Q: Jose Mijares came up late this year and did a phenomenal job in tough
situations for the Twins. Was this a fluke or do you think he has staying

A: He has staying power. He ranked No. 11 coming into the year for BA, pre-Mets trade, and that was before the car wreck that wrecked his offseason. He's got plus-plus stuff at times and he's matured off the field and has become more consistent on and off the field. He's got a chance to be Minnesota's top setup man for the next 3 to 5 years.

Q: This past year, two of the most highly thought of prospects--Robertson
and Guerra--struggled some with injuries or mechanical issues. Did their
stock drop? How do you rate them now?

A: Yes, both dropped a decent amount. Robertson pitched well with less than his best stuff and didn't have surgery, but his injury is frankly troubling nonetheless because he has that funky arm action. I like him better than Guerra right now because Guerra just never showed the velocity he had shown as a Mets farmhand, and it sounds like he's not as athletic as a pitcher his size needs to be to be a stud/ace. He sounds like more of a decent chance to be a starter guy than an ace guy.

Q: Trevor Plouffe has had a couple of solid but not spectacular years as a
youngster in his league. Last year you projected him as a future utility
player. Has your evaluation of him changed at all? If so, how?

A: He's got the power to be a regular; he's got the plate discipline of a second-division regular or utility guy. I think the Twins like him better than I do.

Q: The Twins acquired a couple of top pitching prospects in Philip Humber
and Kevin Mulvey in the Santana trade. Both had disappointing first halves
at Rochester before really turning it around in the second half. How would
you rate them now?

A: Mulvey remains ahead of the more-heralded Humber (Mulvey was ahead last year in our Mets rankings).  However, Mulvey's stuff was a bit down from what he did with New York; perhaps he and Guerra tried too hard to live up to being dealt for Santana. Humber figured things out in terms of commanding the fastball, working off his fastball and putting people away with his curve late in the year. He *could* be valuable as a middle or long reliever, a better version of Brian Bass last year, but there's no room in the rotation for him right now, and he's out of options.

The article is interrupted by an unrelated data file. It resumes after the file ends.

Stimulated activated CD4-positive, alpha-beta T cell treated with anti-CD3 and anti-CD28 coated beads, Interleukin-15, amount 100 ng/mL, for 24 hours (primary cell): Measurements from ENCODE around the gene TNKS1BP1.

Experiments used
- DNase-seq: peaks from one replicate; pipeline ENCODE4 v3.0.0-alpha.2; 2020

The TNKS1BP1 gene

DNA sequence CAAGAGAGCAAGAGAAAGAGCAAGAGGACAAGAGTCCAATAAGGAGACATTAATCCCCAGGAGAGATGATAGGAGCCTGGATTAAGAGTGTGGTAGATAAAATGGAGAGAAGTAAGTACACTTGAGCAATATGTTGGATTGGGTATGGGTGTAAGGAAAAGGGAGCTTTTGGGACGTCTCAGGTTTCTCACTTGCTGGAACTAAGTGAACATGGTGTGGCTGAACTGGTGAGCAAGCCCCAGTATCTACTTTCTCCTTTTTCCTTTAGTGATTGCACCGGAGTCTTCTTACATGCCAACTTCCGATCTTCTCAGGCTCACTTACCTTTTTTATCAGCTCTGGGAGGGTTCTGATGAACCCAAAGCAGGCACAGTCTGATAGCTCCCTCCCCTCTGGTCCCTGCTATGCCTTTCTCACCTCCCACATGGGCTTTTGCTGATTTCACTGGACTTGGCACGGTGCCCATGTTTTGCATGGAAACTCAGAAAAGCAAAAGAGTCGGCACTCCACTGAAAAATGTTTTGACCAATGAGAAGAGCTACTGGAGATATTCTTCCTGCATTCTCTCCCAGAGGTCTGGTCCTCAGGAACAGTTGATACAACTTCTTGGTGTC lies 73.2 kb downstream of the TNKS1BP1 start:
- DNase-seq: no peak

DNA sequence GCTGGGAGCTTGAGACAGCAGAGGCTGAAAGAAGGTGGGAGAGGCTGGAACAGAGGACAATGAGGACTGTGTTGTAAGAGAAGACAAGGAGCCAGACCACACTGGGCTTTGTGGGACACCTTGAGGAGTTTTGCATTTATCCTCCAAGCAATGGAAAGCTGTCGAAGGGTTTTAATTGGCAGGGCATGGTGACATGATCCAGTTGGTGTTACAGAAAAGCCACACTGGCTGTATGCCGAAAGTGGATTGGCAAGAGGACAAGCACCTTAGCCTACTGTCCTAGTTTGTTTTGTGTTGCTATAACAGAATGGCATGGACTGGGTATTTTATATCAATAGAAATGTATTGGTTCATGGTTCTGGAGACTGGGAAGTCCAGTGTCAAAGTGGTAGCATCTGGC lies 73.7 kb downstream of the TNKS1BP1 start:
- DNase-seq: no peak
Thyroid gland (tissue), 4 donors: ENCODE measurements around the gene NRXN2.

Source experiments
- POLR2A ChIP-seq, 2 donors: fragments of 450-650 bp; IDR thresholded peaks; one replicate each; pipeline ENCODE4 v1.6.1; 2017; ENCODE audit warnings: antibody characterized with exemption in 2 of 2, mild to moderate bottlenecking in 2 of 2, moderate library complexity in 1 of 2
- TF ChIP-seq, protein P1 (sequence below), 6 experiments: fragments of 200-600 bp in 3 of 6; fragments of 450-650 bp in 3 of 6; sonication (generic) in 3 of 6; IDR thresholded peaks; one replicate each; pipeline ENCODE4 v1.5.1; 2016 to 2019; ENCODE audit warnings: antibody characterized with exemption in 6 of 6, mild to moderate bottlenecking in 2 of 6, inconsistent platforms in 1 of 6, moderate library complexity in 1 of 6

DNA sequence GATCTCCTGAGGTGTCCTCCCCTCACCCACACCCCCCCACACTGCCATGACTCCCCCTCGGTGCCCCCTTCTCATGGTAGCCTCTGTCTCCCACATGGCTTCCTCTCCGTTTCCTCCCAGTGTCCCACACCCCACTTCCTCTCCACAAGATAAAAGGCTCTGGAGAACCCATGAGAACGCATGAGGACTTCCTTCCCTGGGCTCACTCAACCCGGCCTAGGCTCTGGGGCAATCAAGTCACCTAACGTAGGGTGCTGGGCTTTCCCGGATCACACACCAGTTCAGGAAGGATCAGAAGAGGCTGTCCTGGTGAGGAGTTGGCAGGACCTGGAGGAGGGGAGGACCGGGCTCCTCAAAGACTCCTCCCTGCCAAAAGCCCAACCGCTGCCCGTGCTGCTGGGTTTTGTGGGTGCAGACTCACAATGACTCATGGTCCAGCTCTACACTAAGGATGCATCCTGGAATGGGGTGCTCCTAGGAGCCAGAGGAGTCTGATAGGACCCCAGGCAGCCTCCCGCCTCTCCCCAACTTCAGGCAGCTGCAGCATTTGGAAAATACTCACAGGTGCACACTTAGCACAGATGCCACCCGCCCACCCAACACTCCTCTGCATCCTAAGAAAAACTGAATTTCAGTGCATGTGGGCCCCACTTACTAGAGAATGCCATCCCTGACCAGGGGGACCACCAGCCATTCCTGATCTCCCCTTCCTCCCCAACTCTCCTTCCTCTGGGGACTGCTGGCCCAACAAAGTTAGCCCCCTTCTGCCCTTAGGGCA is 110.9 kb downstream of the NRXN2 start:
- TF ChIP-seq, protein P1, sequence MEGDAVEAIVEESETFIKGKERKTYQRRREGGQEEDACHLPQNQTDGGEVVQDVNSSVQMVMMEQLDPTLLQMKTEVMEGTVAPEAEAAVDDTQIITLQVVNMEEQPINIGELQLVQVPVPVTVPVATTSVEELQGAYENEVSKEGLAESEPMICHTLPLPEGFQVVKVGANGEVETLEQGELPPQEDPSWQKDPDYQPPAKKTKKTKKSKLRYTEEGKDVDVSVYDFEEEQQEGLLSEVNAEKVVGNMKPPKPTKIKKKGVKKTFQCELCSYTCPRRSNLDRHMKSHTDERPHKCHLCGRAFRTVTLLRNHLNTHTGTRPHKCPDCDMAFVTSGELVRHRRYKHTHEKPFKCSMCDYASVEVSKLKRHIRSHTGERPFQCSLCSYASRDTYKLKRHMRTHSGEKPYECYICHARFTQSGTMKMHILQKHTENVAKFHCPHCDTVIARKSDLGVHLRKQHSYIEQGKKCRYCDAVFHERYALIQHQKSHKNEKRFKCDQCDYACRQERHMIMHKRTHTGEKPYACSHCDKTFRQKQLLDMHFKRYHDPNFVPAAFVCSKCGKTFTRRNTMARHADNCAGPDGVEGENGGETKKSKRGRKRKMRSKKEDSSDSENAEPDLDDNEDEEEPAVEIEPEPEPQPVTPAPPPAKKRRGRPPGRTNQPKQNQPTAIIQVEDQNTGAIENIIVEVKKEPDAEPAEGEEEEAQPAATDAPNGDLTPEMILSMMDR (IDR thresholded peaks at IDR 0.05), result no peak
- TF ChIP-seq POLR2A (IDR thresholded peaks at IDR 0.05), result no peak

Q: Was Brian Duensing's stock affected by his showing in the Olympics? If
so, how?

A: It was in that it kind of saved a down year for him; he wasn't as sharp with his command. He still has important fans in the Twins organization and ranks ahead of Humber for a rotation spot if there's an opening, and then in Beijing he showed the ability to be a flexible reliever. The Twins like him, quite a lot actually.

Q: Jeff Manship had a disappointing year at AA but still managed to garner
an invite to the AFL. Many scouts predicted that he would struggle in the
high minors and beyond despite dominating A ball. Do you agree with these
guys? How do you rate Manship?

A. I think I reported that, that he was working more off his curve and that's why he dominated at lower levels, but his fastball was better this year. This was a transition year for him. There's a split camp in and out of the org as to who's better -- Manship or Swarzak, Manship or Duensing, Manship or Mulvey. Those four guys are tough to rank. Not sure how I'll rank 'em yet. Working on that right now.

Q: The Twins have a few other prospects at the AFL who are intriguing.
Given the way the bullpen performed this year, I'm especially interested in
a trio relievers: Tim Lahey, Robert Delaney and Anthony Slama. None of
these guys have the draft pedigree that suggests prospects. Do they still
have value?

A: Slama was in our Top 30 last year, hope someone noticed that I ranked them. Our Alan Matthews, who is now a scout with the Rockies, saw Slama in college and loved him, and I trusted him plus our other reports on him, and he had a tremendous, tremendous year. However, Delaney is ahead of him in the Twins' pecking order at this time. Both have fastballs that sink, with Delaney having a heavy, heavy fastball when he's right. Both have solid sliders, Slama's slider is better but Delaney's fastball command is better. Both have a chance to impact the big league bullpen in '09, more likely neither guy has a great career but if one of them becomes a sixth- or seventh-inning option in 2009 or 2010, I would consider that a huge success. Delaney's undrafted, Slama was a 39th round pick. Lahey has more power stuff and also sinks it but for me the other two guys are better bets.

That's plenty of questions for now. Thanks again for your answers!